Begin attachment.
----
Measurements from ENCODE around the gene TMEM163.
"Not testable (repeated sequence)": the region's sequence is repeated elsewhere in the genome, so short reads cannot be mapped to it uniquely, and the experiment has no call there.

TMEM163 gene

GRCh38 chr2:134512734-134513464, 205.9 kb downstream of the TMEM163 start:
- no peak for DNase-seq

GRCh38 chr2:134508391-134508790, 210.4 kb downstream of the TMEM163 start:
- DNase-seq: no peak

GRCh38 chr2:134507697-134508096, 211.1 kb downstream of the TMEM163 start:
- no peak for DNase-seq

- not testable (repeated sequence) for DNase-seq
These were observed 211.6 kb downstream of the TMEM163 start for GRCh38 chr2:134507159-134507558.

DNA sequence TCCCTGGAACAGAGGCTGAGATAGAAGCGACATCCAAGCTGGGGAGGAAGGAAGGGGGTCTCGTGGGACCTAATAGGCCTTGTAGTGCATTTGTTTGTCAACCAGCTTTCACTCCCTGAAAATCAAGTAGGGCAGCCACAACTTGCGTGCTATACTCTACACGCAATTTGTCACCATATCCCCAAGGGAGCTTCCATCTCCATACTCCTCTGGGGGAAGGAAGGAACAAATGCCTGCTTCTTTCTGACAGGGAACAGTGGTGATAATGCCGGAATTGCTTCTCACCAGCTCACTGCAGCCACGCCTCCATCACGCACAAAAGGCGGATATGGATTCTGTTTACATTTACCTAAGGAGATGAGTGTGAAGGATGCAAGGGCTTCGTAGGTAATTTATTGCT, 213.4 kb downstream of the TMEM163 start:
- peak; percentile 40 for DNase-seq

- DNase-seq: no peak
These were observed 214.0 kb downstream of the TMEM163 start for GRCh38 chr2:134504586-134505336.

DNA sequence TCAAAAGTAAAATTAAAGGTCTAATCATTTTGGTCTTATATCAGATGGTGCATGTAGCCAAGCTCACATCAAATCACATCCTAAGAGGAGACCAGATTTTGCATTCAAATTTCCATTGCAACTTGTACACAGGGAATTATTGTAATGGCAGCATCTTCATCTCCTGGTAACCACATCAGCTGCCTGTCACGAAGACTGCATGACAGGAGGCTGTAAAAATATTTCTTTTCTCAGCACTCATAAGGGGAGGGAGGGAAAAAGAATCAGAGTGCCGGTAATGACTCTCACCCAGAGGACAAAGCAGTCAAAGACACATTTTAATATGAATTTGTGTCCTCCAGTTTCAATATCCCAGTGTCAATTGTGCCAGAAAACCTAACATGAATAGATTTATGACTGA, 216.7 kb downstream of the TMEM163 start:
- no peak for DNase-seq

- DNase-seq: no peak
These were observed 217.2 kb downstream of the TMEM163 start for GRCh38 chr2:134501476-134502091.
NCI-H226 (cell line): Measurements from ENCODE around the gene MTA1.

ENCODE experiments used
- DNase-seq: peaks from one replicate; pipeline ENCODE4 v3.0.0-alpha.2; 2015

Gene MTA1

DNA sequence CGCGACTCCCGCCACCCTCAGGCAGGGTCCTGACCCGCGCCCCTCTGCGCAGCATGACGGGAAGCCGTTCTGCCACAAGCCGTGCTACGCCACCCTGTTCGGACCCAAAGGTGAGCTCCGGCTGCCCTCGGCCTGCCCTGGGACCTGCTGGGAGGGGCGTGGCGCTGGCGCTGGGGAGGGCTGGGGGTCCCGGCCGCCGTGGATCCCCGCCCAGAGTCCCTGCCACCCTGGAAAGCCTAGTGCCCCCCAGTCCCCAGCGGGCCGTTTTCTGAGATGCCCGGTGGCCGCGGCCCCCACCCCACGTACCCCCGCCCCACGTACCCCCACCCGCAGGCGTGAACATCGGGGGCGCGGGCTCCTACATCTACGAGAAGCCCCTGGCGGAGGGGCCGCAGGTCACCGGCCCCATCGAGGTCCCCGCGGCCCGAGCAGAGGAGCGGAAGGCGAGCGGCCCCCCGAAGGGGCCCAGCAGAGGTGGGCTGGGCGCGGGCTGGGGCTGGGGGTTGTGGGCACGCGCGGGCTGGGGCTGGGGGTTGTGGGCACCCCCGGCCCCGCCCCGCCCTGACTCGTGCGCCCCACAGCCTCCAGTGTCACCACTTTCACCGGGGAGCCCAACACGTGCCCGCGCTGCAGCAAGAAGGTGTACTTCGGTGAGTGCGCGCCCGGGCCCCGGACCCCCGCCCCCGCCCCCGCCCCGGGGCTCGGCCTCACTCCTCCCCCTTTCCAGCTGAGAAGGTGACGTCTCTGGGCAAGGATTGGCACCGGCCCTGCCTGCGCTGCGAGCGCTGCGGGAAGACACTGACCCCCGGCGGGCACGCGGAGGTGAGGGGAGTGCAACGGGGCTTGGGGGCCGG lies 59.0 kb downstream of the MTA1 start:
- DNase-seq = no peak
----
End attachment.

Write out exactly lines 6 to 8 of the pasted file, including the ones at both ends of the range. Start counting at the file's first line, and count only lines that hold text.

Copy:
GRCh38 chr2:134508391-134508790, 210.4 kb downstream of the TMEM163 start:
- DNase-seq: no peak

GRCh38 chr2:134507697-134508096, 211.1 kb downstream of the TMEM163 start: